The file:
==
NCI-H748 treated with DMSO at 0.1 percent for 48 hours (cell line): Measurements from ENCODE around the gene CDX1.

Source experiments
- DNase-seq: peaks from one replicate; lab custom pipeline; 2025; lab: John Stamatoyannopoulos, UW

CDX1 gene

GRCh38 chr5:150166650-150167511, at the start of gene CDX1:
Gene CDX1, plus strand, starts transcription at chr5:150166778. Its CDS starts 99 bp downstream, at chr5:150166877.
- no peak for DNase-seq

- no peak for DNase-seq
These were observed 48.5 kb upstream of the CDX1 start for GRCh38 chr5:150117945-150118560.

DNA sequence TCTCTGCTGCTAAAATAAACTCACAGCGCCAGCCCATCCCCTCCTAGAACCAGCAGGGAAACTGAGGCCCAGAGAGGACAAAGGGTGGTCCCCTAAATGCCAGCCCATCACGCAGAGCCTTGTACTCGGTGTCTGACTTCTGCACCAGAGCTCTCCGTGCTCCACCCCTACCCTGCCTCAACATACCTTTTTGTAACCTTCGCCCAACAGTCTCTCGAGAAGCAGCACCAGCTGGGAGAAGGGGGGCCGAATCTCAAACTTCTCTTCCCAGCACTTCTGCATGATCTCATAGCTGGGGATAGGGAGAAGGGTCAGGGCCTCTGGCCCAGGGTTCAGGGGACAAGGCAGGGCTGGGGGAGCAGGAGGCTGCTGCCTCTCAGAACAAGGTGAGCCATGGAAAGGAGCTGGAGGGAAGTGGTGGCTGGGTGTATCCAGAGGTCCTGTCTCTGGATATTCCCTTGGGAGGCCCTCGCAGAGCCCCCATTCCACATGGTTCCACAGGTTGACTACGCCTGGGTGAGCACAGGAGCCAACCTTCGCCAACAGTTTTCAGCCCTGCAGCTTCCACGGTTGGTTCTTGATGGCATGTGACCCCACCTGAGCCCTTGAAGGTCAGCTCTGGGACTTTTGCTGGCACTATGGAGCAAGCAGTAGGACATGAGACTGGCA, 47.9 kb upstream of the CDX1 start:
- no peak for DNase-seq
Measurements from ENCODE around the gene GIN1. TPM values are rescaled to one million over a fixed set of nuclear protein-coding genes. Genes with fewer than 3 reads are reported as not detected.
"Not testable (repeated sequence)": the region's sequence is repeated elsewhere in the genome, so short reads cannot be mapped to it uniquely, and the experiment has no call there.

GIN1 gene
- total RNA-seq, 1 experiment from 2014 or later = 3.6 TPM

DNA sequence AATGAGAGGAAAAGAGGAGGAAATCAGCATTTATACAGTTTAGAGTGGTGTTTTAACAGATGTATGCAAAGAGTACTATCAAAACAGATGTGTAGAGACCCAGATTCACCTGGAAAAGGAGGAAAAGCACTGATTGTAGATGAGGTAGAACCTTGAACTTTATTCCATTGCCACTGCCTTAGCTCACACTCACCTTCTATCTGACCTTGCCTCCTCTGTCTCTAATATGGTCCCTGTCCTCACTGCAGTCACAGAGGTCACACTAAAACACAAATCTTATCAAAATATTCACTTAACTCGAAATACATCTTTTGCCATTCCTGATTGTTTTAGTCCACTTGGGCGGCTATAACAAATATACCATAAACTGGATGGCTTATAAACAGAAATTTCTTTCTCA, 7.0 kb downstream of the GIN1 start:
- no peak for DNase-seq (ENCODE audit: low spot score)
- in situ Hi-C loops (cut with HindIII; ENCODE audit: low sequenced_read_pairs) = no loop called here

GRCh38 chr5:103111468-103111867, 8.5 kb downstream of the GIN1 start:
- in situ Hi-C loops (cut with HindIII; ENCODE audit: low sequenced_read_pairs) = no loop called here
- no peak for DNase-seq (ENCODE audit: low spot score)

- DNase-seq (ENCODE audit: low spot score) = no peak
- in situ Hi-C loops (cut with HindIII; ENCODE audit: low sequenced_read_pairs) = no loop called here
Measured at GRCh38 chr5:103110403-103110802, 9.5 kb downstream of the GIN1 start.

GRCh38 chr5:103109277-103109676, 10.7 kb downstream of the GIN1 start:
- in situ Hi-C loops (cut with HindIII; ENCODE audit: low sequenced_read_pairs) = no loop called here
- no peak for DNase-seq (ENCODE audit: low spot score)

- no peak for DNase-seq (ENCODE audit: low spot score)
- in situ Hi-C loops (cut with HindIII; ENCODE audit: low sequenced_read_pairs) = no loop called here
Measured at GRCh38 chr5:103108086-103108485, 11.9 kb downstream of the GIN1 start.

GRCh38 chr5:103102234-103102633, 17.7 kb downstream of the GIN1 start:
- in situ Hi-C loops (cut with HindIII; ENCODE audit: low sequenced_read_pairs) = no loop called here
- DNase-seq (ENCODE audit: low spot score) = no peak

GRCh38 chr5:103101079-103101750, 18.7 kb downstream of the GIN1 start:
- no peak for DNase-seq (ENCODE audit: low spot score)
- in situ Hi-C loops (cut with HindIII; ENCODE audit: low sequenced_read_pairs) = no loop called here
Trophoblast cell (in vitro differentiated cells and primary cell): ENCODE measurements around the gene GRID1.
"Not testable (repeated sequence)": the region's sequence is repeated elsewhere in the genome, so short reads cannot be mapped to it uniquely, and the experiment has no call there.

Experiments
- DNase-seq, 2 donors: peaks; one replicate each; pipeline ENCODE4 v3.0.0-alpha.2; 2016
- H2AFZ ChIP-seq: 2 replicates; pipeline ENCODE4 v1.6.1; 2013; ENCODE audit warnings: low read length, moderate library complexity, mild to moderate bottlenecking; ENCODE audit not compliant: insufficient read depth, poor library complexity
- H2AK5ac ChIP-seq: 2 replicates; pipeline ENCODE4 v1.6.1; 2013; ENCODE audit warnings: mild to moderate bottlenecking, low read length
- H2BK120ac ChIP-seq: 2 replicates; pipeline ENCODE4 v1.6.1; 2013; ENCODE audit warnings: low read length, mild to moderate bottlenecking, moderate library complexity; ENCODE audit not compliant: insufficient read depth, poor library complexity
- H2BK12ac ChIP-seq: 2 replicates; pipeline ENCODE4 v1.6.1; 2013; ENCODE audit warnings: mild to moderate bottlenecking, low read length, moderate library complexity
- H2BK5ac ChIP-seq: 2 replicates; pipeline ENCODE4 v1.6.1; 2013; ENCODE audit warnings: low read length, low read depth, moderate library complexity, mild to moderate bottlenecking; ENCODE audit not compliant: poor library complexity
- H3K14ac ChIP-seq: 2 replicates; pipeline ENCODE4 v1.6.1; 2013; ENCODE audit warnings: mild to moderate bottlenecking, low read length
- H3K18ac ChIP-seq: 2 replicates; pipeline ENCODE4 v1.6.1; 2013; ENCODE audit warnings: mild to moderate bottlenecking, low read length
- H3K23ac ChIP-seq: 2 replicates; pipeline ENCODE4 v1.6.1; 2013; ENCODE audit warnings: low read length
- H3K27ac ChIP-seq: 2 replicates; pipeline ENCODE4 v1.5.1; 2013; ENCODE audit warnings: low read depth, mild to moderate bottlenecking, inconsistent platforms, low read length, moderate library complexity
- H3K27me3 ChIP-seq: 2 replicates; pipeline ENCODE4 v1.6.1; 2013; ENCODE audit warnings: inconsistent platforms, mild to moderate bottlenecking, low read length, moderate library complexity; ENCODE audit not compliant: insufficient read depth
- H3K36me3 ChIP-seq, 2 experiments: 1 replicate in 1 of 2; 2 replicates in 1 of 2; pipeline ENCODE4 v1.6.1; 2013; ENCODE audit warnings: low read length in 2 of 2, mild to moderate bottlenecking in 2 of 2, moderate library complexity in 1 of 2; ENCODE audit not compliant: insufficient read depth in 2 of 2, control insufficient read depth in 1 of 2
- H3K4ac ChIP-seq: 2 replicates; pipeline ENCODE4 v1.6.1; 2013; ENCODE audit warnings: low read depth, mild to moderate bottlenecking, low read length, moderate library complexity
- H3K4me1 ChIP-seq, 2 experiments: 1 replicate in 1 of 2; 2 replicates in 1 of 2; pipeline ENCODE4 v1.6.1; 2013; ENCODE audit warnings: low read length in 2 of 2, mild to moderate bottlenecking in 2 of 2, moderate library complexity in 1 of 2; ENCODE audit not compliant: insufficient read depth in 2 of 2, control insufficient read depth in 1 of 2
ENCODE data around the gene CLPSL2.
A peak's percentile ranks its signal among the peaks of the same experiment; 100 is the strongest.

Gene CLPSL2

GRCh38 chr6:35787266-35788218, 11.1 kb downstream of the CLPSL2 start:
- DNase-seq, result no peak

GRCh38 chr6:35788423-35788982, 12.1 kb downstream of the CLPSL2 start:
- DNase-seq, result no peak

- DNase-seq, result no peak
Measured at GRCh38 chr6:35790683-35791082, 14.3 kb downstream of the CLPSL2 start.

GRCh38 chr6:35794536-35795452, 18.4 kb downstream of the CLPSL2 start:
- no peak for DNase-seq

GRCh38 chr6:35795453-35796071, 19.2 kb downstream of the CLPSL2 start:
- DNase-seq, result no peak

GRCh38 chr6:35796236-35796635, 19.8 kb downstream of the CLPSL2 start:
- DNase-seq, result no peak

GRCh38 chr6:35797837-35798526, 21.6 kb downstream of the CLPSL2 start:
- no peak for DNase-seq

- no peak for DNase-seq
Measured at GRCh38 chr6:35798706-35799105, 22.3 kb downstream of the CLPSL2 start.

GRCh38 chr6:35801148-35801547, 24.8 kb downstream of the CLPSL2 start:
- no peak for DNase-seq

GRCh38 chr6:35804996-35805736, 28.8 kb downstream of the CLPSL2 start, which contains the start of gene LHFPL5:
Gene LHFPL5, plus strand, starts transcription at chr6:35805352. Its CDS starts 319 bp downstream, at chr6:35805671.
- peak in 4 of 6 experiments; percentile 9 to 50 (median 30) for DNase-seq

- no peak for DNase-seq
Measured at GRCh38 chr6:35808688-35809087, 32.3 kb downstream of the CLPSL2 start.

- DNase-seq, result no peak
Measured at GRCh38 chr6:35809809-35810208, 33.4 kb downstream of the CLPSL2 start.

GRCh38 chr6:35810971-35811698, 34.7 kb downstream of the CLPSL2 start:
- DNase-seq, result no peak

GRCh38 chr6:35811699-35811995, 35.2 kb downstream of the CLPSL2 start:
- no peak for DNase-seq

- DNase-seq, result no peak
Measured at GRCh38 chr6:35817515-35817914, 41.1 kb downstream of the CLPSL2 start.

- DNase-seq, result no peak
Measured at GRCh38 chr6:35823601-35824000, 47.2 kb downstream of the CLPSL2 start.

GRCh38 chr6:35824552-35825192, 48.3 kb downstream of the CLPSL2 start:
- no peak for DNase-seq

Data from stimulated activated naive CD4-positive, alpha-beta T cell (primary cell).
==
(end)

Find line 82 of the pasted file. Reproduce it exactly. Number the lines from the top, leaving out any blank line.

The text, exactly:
GRCh38 chr6:35810971-35811698, 34.7 kb downstream of the CLPSL2 start: